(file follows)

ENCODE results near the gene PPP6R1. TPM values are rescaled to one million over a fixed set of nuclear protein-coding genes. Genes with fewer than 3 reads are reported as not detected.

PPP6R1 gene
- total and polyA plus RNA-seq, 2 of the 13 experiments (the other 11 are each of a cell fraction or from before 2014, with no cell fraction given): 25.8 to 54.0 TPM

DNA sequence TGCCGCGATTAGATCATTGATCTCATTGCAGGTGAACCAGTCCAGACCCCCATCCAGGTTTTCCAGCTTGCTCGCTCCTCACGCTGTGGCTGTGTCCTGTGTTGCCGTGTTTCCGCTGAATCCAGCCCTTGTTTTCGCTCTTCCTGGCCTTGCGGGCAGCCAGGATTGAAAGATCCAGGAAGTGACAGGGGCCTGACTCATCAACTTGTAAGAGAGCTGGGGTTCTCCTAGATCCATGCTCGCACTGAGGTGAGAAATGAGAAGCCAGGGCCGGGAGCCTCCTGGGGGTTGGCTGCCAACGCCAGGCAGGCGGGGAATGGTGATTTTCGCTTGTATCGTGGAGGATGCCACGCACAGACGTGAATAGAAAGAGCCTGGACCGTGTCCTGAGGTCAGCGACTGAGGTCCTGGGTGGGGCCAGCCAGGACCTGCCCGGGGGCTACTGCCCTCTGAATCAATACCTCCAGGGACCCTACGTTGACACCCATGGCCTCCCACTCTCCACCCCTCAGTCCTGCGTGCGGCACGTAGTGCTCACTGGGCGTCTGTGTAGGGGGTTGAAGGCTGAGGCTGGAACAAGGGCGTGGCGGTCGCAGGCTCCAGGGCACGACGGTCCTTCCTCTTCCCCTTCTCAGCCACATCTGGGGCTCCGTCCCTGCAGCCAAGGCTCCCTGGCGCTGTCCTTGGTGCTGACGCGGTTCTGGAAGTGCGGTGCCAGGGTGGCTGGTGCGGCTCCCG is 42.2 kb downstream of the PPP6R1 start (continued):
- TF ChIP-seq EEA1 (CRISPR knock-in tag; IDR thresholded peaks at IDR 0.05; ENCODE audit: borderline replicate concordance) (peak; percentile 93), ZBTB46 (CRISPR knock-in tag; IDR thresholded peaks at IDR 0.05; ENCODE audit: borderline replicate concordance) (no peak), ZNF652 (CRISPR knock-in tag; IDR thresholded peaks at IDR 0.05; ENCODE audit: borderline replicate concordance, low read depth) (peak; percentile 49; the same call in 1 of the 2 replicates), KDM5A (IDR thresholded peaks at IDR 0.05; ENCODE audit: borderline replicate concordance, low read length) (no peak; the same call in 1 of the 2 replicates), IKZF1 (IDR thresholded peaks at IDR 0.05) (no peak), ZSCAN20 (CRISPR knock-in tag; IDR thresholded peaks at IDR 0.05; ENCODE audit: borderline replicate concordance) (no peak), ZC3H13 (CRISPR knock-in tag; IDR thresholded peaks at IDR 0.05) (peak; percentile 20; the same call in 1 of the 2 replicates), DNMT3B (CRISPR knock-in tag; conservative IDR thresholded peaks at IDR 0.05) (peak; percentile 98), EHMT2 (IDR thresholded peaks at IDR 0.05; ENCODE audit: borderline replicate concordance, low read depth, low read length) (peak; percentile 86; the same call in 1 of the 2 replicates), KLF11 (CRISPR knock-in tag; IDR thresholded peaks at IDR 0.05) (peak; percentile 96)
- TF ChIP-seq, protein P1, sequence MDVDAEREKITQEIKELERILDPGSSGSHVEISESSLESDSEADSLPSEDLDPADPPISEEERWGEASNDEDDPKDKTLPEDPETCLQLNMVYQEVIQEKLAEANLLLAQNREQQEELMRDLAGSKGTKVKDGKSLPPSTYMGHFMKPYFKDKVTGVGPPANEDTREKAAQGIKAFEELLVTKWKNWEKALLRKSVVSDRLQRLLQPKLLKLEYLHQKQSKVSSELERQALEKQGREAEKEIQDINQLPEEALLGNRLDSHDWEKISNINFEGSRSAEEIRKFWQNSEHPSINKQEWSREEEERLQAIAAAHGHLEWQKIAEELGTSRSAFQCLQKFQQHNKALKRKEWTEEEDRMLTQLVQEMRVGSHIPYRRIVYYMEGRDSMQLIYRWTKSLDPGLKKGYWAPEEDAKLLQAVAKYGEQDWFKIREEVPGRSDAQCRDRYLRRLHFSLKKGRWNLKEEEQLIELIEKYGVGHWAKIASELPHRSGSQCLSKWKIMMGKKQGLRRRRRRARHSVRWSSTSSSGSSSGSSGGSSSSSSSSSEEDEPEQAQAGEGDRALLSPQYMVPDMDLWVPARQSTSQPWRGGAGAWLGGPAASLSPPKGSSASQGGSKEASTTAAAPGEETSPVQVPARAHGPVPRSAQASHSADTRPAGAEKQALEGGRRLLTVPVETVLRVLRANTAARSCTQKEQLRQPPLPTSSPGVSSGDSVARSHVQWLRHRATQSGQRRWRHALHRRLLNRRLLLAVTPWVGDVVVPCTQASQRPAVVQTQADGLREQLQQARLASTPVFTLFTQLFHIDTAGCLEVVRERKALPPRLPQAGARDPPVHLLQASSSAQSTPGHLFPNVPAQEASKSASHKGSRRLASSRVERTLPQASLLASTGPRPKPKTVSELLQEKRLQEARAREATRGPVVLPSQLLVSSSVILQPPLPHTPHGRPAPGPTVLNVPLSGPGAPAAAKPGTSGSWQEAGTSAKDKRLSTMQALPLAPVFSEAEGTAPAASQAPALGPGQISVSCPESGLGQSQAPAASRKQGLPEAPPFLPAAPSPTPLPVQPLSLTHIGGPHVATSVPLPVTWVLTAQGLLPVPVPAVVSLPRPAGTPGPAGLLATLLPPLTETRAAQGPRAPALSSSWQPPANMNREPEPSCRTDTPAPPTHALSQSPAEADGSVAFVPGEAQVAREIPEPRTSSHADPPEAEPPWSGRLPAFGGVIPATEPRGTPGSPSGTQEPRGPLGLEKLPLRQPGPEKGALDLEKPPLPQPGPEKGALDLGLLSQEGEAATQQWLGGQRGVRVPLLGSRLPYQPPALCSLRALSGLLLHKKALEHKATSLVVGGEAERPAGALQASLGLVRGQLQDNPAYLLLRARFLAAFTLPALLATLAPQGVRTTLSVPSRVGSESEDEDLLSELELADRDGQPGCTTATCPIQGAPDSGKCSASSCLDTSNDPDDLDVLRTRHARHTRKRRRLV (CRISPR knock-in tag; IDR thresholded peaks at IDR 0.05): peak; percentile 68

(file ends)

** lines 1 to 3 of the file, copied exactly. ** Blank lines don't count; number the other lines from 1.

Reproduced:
ENCODE results near the gene PPP6R1. TPM values are rescaled to one million over a fixed set of nuclear protein-coding genes. Genes with fewer than 3 reads are reported as not detected.

PPP6R1 gene
- total and polyA plus RNA-seq, 2 of the 13 experiments (the other 11 are each of a cell fraction or from before 2014, with no cell fraction given): 25.8 to 54.0 TPM